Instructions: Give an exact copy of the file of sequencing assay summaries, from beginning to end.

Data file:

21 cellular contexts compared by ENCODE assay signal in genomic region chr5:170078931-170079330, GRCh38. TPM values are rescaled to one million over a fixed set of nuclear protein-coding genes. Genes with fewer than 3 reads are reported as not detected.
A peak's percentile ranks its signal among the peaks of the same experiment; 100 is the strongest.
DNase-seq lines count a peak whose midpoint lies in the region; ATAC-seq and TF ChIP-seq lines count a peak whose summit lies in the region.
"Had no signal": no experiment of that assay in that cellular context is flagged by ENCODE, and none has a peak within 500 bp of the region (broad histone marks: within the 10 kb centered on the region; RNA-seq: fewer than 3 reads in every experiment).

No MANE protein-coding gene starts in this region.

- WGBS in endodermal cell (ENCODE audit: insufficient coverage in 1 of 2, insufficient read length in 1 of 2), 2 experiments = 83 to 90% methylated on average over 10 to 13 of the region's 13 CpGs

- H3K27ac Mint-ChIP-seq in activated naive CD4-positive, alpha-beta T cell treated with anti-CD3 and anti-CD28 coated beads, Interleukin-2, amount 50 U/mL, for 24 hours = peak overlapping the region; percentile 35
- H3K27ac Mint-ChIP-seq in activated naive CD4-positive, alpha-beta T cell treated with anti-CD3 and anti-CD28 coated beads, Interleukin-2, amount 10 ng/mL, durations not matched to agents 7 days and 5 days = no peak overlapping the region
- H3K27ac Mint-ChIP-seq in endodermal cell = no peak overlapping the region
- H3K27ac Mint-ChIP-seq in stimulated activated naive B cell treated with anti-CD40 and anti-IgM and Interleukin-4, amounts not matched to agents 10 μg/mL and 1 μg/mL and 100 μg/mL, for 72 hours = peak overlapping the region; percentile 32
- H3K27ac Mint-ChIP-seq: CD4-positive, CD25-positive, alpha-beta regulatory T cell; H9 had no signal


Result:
21 cellular contexts compared by ENCODE assay signal in genomic region chr5:170078931-170079330, GRCh38. TPM values are rescaled to one million over a fixed set of nuclear protein-coding genes. Genes with fewer than 3 reads are reported as not detected.
A peak's percentile ranks its signal among the peaks of the same experiment; 100 is the strongest.
DNase-seq lines count a peak whose midpoint lies in the region; ATAC-seq and TF ChIP-seq lines count a peak whose summit lies in the region.
"Had no signal": no experiment of that assay in that cellular context is flagged by ENCODE, and none has a peak within 500 bp of the region (broad histone marks: within the 10 kb centered on the region; RNA-seq: fewer than 3 reads in every experiment).

No MANE protein-coding gene starts in this region.

- WGBS in endodermal cell (ENCODE audit: insufficient coverage in 1 of 2, insufficient read length in 1 of 2), 2 experiments = 83 to 90% methylated on average over 10 to 13 of the region's 13 CpGs

- H3K27ac Mint-ChIP-seq in activated naive CD4-positive, alpha-beta T cell treated with anti-CD3 and anti-CD28 coated beads, Interleukin-2, amount 50 U/mL, for 24 hours = peak overlapping the region; percentile 35
- H3K27ac Mint-ChIP-seq in activated naive CD4-positive, alpha-beta T cell treated with anti-CD3 and anti-CD28 coated beads, Interleukin-2, amount 10 ng/mL, durations not matched to agents 7 days and 5 days = no peak overlapping the region
- H3K27ac Mint-ChIP-seq in endodermal cell = no peak overlapping the region
- H3K27ac Mint-ChIP-seq in stimulated activated naive B cell treated with anti-CD40 and anti-IgM and Interleukin-4, amounts not matched to agents 10 μg/mL and 1 μg/mL and 100 μg/mL, for 72 hours = peak overlapping the region; percentile 32
- H3K27ac Mint-ChIP-seq: CD4-positive, CD25-positive, alpha-beta regulatory T cell; H9 had no signal